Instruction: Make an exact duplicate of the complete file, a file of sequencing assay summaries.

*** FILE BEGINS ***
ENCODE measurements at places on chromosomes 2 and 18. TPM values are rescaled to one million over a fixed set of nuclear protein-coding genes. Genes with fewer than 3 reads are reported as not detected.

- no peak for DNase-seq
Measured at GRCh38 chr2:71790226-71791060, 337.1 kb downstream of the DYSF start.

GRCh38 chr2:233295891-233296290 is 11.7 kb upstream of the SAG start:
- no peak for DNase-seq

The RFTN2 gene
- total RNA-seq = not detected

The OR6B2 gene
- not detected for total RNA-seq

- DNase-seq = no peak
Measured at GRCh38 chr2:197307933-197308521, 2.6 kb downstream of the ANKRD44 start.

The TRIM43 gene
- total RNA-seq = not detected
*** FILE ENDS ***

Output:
ENCODE measurements at places on chromosomes 2 and 18. TPM values are rescaled to one million over a fixed set of nuclear protein-coding genes. Genes with fewer than 3 reads are reported as not detected.

- no peak for DNase-seq
Measured at GRCh38 chr2:71790226-71791060, 337.1 kb downstream of the DYSF start.

GRCh38 chr2:233295891-233296290 is 11.7 kb upstream of the SAG start:
- no peak for DNase-seq

The RFTN2 gene
- total RNA-seq = not detected

The OR6B2 gene
- not detected for total RNA-seq

- DNase-seq = no peak
Measured at GRCh38 chr2:197307933-197308521, 2.6 kb downstream of the ANKRD44 start.

The TRIM43 gene
- total RNA-seq = not detected